The P38 can opener - the small hole at the upper left was to allow you to attach a string / wire to sterilize the opener after each use (I don't recall ever doing this - being in the FDC I would sometimes rub it down with the alcohol used to clean the map sheets.

In practice you would use the hole to fit the P38 onto your dog tags.
 

P38 in the paper wrapper it was shipped in.  A handful of these would be thrown in the bottom of the MCI packing box.
 
The P38 in use.  This is probably one of the best and most cost-efficient tools ever developed by the Army.
The P38 on a set of dog tags.  

During the time I was in 2/11 we were still issued the old GI "mess-kit". I don't recall having ever used mine while in the unit.  The basic problem was making sure that they were sterilized after each use.  NOTHING takes a soldier out of action faster than a case of food poisoning from an improperly cleaned kit.  The cleaning process in the field for mess-kits consisted of a series of four metal trash cans.  The first one was where leftover food was dumped and the kit scraped out.  The next three trash cans had gas-fired heaters in them.  the first one had detergent in it.  You dipped your kit in and brushed it out.  The second one was a "first rinse" and the third one was a "final rinse".  This process was time consuming to set up for mobile units.  This system was used back in the field trains locations  to clean utensils from the MKTs.  We always used paper plates and plastic utensils that were simply thrown away after use - thus eliminating the cleaning problem.

 
The mess kit - note the oval holes in the flatware.  This allowed them to be attached to the handle of the "pan" portion of the kit for cleaning.
 
Mess kit cleaning heaters
 
Mess kit being cleaned - this appears to be the 3d can which just had hot water for the final rinse.  Notice the cutlery around the hand of the "big" pan.  The top, divided, portion of the kit had a metal ring that allowed it to be placed over the handle as well.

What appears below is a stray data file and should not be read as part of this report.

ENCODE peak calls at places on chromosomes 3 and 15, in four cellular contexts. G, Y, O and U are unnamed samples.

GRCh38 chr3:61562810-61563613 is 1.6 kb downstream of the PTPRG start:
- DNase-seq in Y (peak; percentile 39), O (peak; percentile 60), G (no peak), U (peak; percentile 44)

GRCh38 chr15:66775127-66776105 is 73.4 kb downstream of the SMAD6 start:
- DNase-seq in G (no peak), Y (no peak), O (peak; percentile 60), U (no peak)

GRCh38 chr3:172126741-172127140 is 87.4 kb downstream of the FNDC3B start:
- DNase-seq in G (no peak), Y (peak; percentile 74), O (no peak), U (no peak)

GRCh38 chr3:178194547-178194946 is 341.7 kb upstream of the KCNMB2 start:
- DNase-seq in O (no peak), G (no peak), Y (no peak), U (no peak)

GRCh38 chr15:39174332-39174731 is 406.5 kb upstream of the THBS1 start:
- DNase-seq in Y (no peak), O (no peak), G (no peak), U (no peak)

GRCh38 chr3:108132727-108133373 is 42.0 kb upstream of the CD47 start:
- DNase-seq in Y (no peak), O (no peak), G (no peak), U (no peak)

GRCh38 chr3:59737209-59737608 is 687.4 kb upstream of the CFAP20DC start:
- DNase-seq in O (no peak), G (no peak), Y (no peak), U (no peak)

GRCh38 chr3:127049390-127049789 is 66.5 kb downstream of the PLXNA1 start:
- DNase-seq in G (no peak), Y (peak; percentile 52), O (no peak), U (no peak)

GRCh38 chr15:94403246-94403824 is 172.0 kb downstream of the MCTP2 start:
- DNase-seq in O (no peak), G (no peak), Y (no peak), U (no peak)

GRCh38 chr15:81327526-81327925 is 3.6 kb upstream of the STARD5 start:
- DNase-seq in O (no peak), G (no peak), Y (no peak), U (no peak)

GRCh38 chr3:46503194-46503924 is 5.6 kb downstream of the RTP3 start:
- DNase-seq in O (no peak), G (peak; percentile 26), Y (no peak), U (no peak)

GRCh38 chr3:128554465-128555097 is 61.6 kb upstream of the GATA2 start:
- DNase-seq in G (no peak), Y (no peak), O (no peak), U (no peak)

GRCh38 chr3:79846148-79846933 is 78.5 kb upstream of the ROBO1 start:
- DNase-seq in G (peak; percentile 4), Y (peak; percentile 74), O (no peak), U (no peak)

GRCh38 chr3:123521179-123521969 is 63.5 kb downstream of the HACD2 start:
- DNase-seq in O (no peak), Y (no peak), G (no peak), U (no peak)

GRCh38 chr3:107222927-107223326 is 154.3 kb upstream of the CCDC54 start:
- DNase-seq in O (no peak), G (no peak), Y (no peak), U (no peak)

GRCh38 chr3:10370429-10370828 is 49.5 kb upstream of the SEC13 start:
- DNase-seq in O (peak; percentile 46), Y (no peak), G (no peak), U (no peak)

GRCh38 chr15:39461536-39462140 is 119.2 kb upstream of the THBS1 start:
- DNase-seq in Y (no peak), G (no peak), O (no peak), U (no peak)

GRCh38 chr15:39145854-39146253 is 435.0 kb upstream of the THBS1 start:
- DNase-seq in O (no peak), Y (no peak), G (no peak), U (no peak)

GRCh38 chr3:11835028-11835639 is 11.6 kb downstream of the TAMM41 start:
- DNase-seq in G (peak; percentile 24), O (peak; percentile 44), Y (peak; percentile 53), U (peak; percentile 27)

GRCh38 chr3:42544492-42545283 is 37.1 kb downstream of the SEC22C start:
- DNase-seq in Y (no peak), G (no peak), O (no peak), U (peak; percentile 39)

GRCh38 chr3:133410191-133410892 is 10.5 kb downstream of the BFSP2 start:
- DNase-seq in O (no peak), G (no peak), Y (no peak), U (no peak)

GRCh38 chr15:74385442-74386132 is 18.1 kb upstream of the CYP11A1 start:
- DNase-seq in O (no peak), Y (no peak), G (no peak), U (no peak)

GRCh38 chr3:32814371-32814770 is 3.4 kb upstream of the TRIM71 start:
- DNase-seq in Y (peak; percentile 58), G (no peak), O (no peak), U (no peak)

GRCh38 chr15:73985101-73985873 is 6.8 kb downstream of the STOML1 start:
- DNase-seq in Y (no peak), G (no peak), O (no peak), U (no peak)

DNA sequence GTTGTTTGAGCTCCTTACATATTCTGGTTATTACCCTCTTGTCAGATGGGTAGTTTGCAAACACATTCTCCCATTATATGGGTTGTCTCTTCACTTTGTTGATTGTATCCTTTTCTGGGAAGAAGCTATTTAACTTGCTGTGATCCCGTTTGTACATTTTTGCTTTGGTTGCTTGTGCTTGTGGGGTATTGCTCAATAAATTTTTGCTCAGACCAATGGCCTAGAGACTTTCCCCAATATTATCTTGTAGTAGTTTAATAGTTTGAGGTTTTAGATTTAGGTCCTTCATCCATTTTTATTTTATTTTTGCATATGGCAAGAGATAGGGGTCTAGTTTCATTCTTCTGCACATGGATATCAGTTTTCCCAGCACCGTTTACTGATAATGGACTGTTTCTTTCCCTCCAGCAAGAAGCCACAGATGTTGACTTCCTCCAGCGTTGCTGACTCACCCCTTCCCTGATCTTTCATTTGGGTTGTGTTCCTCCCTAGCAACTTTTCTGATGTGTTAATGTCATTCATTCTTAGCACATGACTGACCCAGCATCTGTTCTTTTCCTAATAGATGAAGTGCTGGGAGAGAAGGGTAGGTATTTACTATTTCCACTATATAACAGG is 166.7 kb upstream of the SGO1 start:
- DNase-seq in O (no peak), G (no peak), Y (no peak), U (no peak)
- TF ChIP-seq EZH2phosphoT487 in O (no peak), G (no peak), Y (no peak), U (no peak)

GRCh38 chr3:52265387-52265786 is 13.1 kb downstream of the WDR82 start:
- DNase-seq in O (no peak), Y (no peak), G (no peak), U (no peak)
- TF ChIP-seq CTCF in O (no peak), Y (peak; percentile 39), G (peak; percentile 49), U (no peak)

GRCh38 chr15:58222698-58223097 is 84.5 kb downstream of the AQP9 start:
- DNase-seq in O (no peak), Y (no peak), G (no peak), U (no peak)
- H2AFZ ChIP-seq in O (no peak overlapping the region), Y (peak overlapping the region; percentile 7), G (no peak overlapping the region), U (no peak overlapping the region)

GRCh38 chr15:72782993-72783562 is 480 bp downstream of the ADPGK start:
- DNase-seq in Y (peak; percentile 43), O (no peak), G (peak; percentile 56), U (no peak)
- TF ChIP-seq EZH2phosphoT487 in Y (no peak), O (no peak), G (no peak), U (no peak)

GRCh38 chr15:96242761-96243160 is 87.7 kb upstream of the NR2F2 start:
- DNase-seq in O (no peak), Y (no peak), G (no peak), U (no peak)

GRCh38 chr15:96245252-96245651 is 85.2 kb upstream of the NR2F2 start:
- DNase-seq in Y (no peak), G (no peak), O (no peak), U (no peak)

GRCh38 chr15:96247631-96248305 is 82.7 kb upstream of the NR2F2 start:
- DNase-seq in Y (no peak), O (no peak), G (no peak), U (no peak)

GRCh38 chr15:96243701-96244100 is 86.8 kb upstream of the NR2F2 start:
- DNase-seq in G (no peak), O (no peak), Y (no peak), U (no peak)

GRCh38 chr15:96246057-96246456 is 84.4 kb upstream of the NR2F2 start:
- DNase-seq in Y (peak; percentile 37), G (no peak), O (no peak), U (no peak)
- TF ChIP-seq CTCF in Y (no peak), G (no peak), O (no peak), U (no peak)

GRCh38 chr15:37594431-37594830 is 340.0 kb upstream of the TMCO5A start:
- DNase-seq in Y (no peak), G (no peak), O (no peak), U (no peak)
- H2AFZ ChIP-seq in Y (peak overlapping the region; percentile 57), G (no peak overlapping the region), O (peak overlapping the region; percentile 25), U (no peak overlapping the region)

Of course, there was always "pogey bait", slang for non-army issue foodstuffs taken to the field (even though this practice was generally frowned on by the chain of command).  This was everything from cans of soda to ramen noodles . . . anything to add a little variety to field rations.

During extended field problems (REFORGER, etc) we would sometimes be able to go to a local German town and buy some from the local stores, bakeries, and butcher shops.  I remember REFORGER 81 during a break on the weekend we got most of the battery rotated to the local town.  We descended like a swarm of locusts . .  leaving the shelves at the bakery and "metzgerei" virtually bare.  The owners were very happy but the local customers, not so much . . .

Lastly - the universal Army condiment in the field - TABASCO.  There was always a bottle (or bottles) to be found in every vehicle.  My NCO (when I was the fire direction officer in the howitzer battery) actually had it as part of the vehicle load plan that was posted in the SOP.  He had a small box to secure the bottle that was in the space between two FM radios on the upper shelf of the vehicle.

The Army sanctified this practice with the advent of MREs into the system.  The MRE accessory packet would come with a miniature bottle of actual Tabasco provided by the McIlhenny company - this was probably the best addition ever made to the "C" ration.  I actually came back from Desert Storm with over 1000 small bottles of Tabasco that I collected while there.  I don't know why . . . . .

Tabasco - HOOAH!